21 Questions With…Emma Yates

CHURCHILL SCHOLARSHIP WINNER EMMA YATES ’11 SNEAKS CANDY INTO LIBRARIES, PUTS TOFU ON HER PIZZA, AND KNOWS MORE ABOUT AMYLOID-BETA OLIGOMERS THAN YOU DO

20110126__YatesE_0130Name: Emma Yates
Age: 22
Major: Chemistry
Hometown: Coconut Creek, Florida
Eating club/residential college/affiliation: Charter/Forbes

What was your initial reaction when you found out you won the scholarship?
Immediately, it was realizing that I’d won the Churchill based on the fact that the director of the Churchill Foundation had just asked me to withdraw from the Gates. After that, it was, SCORE!

What’s the first thing you do when you wake up?
Obtain some sort of caffeinated beverage.

What’s the best meal you’ve eaten at Princeton?
I actually eat the same special order soy, whole wheat pizza at Charter every day for dinner. My friends laugh, but honestly, it’s delicious! Thanks Tom and Ramon! :)

When was the last time you pulled an all-nighter and why?
Honestly, I’ve never been able to figure out how people actually do that. I can’t function as a productive person if I don’t sleep at all, but with finals, papers, and fellowship interviews all clustered within a few day stretch, I averaged around 3 hours a night for a week or two. Before that it was graduate school applications: I had 5 due on the same day.

Which words or phrases do you most overuse?
So _________, “I mean…”

What magazines do you read?
Allure and Lucky.

What is the background on your computer?
Believe it or not it’s St. John’s College, Cambridge! My research advisor there is the Master of St. John’s.

When is bedtime?
Unless something goes horribly wrong around 1:00 or 1:30 am.

What’s the most interesting thing you’ve learned at Princeton?
Please forgive my answering with two; they’re very different.

One is the degree to which the hydrophobic effect, which explains how a protein with an astronomical number of possible conformations can find its native fold based on the burial of hydrophobic residues so as to maximize the entropy of the surrounding water molecules, explains almost all of biology (Professor Hecht).

The other is that reasonable people can reasonably disagree (Professor George). It’s a simple concept, but I’ve been encouraged by how much intellectual diversity actually exists on Princeton’s campus, and I’ve so enjoyed taking part in healthy debate through the Student Bioethics Forum, the Anscombe Society, and Princeton Pro-Life.

In one sentence, what is it that you actually do all day?
I walk around excited about the fact that I am so blessed to get the chance to get my hands dirty and actually do real science that may one day improve people’s lives.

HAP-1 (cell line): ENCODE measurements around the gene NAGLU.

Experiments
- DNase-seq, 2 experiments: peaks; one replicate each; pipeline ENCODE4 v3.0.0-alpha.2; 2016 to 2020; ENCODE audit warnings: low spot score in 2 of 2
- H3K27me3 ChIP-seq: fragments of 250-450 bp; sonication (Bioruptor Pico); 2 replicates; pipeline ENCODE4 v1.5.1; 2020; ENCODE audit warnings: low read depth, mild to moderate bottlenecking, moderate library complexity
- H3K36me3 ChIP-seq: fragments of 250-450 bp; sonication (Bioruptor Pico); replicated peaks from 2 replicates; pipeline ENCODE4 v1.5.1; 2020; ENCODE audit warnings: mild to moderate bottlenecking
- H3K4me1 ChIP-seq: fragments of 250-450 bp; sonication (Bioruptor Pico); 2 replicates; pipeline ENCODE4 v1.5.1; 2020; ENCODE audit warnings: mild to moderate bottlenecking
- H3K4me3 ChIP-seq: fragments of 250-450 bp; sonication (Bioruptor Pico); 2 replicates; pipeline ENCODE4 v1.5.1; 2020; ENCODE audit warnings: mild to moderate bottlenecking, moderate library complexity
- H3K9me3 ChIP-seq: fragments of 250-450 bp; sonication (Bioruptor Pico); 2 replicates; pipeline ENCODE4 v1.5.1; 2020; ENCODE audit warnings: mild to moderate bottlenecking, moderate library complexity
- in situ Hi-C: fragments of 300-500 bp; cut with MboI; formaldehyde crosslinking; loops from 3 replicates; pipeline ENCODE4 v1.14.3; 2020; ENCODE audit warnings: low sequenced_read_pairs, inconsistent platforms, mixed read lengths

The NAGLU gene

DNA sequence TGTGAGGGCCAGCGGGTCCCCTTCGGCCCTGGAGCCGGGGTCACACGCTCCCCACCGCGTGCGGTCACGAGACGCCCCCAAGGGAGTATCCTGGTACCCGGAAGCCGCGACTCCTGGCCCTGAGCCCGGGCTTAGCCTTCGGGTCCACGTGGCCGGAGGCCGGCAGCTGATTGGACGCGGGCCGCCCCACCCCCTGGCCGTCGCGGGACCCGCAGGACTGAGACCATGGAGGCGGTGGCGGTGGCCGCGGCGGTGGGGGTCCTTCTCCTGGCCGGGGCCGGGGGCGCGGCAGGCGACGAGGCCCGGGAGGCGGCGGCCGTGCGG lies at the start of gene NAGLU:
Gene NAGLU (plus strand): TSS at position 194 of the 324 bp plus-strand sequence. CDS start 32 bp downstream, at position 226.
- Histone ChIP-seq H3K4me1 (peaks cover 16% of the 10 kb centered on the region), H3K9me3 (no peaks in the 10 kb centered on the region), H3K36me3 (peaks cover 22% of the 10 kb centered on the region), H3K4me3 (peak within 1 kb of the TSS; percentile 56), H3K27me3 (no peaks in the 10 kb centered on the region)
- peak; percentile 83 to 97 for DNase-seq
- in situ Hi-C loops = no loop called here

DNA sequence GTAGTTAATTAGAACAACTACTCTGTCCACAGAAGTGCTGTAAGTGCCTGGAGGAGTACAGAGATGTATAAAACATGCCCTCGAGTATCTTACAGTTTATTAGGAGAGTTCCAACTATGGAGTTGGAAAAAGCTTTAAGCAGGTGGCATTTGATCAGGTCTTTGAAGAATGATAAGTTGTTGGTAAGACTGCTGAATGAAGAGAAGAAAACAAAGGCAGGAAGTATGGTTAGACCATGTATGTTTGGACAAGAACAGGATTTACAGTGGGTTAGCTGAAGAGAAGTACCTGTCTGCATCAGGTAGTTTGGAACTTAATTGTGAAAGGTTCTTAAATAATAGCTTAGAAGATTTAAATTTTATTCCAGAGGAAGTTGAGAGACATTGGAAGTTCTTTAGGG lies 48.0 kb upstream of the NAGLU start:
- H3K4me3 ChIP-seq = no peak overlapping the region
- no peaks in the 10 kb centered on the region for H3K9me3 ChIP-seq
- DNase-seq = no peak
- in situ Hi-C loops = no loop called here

What is your greatest guilty pleasure?
Cappuccinos.

What is your motto?
Soli Deo gloria (Glory to God alone).

What’s the most dangerous thing you’ve done in the past year?
Hmmm….either falling on the ice sustaining a concussion and a cervical spine injury last February…. or there was that protein bar I took into Marquand!

What’s the last student performance you saw?
Classical Music Hour.

At age 6, what was your dream job?
I came up with this hypothesis about how to target AIDS around then, and I wanted to be a “medical researcher” in order to explore it. I’m not even kidding.

What do you hate most about Princeton?
I hate that there are so many things that I want to do that time simply won’t allow.

What are your plans for the Churchill Scholarship?
I will be studying the molecular basis of Alzheimer’s disease in Professor Chris Dobson’s lab and collaborating with Dr. Tuomas Knowles. Amyloid-beta is a neurological protein that has been implicated in pathology of Alzheimer’s disease. Researchers first thought that extracellular tangles of aggregated units of this protein were responsible for the neurological degeneration of Alzheimer’s disease. Now, researchers think that it’s actually intermediate forms on the aggregation pathway from soluble, monomeric amyloid-beta proteins to larger amyloid fibrils that are the toxic species. I’ll be looking at the structures of amyloid-beta oligomers and how it may be possible to direct these oligomers toward nontoxic forms with small molecules or other proteins.

What’s the next not-class-assigned book on your reading list?
Surprised by Joy, by C.S. Lewis.

When was the last time you were in a car?
My boyfriend came up to visit me last weekend and we went out to dinner and then to Wegmans in his car.

Who, or what, is your mortal enemy?
Fear.

What makes you laugh?
When I realize I can’t speel.

What makes someone a Princetonian?
A willingness and desire to give their everything to impact one small part of their world.

    By Shirley Gao on February 3rd 2011, 7:45pm
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